This blog post is part of a series providing an in-depth exploration of each dimension of the 12 Dimensions of Revenue Architecture.
Go-to-Market strategy is the foundation of a company’s revenue producing structure. To generate revenue, it is necessary to have defined channels to interact with customers.
To achieve this, a company needs an effective Go to Market strategy that makes the company easy to buy from and easy to sell for. A go-to-market strategy and plan is a blueprint for how the company will reach customers.
In a world where customers are becoming increasingly inundated with competitive options, it is more important than ever to effectively engage over the right channels. Your Go-to-market strategy allows you to reach customers at their various touch-points and optimize your service processes; customers can more easily interact with your company and, in turn, you can be more responsive and personalized in your customer responses.
Go-to-market is particularly crucial for services businesses that require heavy customer interaction. Go-to-market strategy streamlines and establishes a strong focus on the steps that a company must take to co-create value with customers.
What makes a strong Go-to-Market strategy?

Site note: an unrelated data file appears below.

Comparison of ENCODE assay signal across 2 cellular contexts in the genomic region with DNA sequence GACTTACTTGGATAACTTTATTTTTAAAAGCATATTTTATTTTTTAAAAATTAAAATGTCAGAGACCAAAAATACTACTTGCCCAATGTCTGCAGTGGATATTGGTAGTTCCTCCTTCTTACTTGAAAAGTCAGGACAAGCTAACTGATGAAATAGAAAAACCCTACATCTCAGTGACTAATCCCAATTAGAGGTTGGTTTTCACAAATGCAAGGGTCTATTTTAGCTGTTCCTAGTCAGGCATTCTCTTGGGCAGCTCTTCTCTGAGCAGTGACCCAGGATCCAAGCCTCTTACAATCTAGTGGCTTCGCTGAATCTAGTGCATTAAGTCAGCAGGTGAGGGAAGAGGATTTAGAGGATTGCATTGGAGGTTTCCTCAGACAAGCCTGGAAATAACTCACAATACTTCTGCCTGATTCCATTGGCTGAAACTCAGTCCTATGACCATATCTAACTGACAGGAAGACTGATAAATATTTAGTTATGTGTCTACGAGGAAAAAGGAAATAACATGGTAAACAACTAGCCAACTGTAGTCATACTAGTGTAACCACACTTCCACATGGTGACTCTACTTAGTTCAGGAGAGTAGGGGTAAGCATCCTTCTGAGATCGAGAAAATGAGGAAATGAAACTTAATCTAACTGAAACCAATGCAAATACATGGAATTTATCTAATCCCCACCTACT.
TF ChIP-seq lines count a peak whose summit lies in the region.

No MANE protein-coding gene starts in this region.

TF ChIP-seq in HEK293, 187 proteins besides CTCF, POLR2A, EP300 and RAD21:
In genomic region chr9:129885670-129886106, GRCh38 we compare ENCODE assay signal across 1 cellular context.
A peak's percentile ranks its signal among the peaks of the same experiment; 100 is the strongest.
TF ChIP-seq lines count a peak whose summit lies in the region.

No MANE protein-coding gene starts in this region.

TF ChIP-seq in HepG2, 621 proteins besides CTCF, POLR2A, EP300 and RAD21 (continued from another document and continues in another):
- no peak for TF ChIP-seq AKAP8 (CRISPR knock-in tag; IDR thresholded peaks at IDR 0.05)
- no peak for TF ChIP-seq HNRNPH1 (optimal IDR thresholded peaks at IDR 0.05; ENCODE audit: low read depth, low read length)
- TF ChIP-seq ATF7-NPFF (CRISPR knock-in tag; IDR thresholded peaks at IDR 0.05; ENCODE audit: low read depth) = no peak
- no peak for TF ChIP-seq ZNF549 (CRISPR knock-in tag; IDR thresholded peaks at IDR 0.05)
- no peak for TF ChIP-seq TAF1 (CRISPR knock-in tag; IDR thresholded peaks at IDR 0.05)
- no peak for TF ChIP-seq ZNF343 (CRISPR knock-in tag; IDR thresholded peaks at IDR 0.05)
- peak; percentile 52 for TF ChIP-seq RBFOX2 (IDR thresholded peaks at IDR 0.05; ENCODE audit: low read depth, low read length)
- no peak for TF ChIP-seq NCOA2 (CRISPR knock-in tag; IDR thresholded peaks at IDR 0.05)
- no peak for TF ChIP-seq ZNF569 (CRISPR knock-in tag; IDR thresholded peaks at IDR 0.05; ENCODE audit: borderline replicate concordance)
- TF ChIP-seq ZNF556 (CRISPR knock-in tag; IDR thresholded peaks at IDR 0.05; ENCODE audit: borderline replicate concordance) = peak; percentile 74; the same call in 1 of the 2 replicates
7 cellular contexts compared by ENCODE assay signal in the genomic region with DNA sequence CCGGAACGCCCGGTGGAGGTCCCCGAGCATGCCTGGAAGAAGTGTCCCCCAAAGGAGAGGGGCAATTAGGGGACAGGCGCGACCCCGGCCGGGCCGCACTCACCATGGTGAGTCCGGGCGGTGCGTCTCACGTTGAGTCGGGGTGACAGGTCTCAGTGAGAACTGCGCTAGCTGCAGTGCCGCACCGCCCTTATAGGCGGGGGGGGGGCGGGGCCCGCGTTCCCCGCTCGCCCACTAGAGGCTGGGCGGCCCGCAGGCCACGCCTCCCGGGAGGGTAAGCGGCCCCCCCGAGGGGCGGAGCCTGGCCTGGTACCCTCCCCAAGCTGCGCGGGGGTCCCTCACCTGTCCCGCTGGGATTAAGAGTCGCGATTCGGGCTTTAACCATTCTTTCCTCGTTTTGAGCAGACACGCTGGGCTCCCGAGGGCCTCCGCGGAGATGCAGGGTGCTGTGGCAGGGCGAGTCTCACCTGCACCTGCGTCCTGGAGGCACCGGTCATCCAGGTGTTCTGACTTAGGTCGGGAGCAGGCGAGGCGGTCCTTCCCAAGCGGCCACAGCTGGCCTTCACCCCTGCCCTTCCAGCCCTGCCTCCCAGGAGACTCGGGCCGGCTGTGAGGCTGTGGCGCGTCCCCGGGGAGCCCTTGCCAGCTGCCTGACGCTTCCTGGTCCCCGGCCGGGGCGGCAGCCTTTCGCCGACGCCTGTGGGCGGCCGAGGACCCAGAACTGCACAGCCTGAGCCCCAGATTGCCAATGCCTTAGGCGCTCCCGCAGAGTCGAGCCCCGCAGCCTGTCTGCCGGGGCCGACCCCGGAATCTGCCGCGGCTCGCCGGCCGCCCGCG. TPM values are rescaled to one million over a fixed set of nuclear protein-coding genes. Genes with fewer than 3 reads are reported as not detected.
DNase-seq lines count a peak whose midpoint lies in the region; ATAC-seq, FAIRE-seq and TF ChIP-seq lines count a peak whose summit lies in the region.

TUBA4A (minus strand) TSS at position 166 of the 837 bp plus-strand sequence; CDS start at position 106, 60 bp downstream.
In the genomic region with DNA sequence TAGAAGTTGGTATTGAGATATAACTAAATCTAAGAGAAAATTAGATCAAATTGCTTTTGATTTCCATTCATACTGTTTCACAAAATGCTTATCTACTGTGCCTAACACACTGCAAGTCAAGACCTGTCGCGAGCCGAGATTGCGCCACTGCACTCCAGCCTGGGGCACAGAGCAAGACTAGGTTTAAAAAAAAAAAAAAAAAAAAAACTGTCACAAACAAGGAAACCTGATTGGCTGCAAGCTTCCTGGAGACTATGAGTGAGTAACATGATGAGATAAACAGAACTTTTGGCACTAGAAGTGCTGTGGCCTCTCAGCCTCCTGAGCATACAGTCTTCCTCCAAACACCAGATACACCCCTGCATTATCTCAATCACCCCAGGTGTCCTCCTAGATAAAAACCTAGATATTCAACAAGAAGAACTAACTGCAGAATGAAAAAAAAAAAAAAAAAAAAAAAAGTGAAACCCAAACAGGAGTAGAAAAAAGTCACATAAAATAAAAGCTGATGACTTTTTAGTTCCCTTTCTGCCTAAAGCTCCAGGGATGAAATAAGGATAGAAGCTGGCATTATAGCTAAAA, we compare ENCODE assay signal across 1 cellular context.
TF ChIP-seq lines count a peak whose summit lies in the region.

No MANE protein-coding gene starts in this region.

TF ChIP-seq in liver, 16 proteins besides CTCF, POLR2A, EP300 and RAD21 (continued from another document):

Go-to-market strategy should be mapped out and clear for the business to follow, which ensures that Marketing and Sales are on the same page – an essential part of implementing a Closed Loop Marketing Architecture for end-to-end customer engagement.
When defining your go-to-market strategy, consider your operations from the customer’s perspective; what activities will the customer undertake and in what sequence? This allows you to identify gaps in customer engagement and determine how you can most efficiently interact.
Mapping out your strategy also has the benefit of reducing costs, enabling company’s resources to be focused on areas that benefit customer interaction and, consequently, drive revenue.
Clarify the steps in your go-to-market plan:
- Customer actions: What tasks do your customer undertake to interact with your company? From this, you can determine how you can make their interactions easier. For example, if the first step is for customers to engage with you online, having a user-friendly website with a clear Call to Action to “Contact Us” is much more efficient than having a cumbersome, confusing webpage without a contact link.